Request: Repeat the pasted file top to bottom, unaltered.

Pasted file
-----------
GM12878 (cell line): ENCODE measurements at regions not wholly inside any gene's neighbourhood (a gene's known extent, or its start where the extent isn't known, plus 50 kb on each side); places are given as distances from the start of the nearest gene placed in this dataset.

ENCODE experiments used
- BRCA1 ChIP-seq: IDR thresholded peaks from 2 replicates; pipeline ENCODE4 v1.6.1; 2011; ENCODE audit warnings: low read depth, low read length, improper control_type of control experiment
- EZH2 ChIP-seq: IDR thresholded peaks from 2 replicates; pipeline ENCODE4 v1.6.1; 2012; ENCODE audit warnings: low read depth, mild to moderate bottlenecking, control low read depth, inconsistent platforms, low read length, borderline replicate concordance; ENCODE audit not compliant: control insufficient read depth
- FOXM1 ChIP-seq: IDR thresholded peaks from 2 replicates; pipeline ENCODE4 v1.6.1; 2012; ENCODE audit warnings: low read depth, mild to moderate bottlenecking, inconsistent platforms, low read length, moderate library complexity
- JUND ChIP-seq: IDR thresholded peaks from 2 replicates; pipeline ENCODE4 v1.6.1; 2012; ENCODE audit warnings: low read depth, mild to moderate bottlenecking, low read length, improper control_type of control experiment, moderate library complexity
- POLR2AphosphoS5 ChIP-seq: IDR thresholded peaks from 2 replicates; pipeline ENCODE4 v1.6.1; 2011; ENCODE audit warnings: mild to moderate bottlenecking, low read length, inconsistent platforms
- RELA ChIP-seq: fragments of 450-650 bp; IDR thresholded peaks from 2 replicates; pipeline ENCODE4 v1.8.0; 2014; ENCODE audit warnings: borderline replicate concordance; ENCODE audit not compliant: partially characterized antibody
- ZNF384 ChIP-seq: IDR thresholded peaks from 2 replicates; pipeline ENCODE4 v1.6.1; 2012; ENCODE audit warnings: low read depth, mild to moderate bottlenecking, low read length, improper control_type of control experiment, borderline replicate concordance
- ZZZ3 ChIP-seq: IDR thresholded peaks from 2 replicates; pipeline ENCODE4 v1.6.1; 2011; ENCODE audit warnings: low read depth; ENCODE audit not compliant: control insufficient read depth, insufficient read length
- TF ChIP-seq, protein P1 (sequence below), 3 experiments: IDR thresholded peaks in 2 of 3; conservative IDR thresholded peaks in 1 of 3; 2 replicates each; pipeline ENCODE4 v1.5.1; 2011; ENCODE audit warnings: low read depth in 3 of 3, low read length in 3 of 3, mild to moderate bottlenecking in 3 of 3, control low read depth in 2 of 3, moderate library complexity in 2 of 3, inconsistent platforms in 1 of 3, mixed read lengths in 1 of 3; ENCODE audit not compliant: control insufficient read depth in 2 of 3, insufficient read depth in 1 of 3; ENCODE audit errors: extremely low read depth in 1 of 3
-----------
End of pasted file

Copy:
GM12878 (cell line): ENCODE measurements at regions not wholly inside any gene's neighbourhood (a gene's known extent, or its start where the extent isn't known, plus 50 kb on each side); places are given as distances from the start of the nearest gene placed in this dataset.

ENCODE experiments used
- BRCA1 ChIP-seq: IDR thresholded peaks from 2 replicates; pipeline ENCODE4 v1.6.1; 2011; ENCODE audit warnings: low read depth, low read length, improper control_type of control experiment
- EZH2 ChIP-seq: IDR thresholded peaks from 2 replicates; pipeline ENCODE4 v1.6.1; 2012; ENCODE audit warnings: low read depth, mild to moderate bottlenecking, control low read depth, inconsistent platforms, low read length, borderline replicate concordance; ENCODE audit not compliant: control insufficient read depth
- FOXM1 ChIP-seq: IDR thresholded peaks from 2 replicates; pipeline ENCODE4 v1.6.1; 2012; ENCODE audit warnings: low read depth, mild to moderate bottlenecking, inconsistent platforms, low read length, moderate library complexity
- JUND ChIP-seq: IDR thresholded peaks from 2 replicates; pipeline ENCODE4 v1.6.1; 2012; ENCODE audit warnings: low read depth, mild to moderate bottlenecking, low read length, improper control_type of control experiment, moderate library complexity
- POLR2AphosphoS5 ChIP-seq: IDR thresholded peaks from 2 replicates; pipeline ENCODE4 v1.6.1; 2011; ENCODE audit warnings: mild to moderate bottlenecking, low read length, inconsistent platforms
- RELA ChIP-seq: fragments of 450-650 bp; IDR thresholded peaks from 2 replicates; pipeline ENCODE4 v1.8.0; 2014; ENCODE audit warnings: borderline replicate concordance; ENCODE audit not compliant: partially characterized antibody
- ZNF384 ChIP-seq: IDR thresholded peaks from 2 replicates; pipeline ENCODE4 v1.6.1; 2012; ENCODE audit warnings: low read depth, mild to moderate bottlenecking, low read length, improper control_type of control experiment, borderline replicate concordance
- ZZZ3 ChIP-seq: IDR thresholded peaks from 2 replicates; pipeline ENCODE4 v1.6.1; 2011; ENCODE audit warnings: low read depth; ENCODE audit not compliant: control insufficient read depth, insufficient read length
- TF ChIP-seq, protein P1 (sequence below), 3 experiments: IDR thresholded peaks in 2 of 3; conservative IDR thresholded peaks in 1 of 3; 2 replicates each; pipeline ENCODE4 v1.5.1; 2011; ENCODE audit warnings: low read depth in 3 of 3, low read length in 3 of 3, mild to moderate bottlenecking in 3 of 3, control low read depth in 2 of 3, moderate library complexity in 2 of 3, inconsistent platforms in 1 of 3, mixed read lengths in 1 of 3; ENCODE audit not compliant: control insufficient read depth in 2 of 3, insufficient read depth in 1 of 3; ENCODE audit errors: extremely low read depth in 1 of 3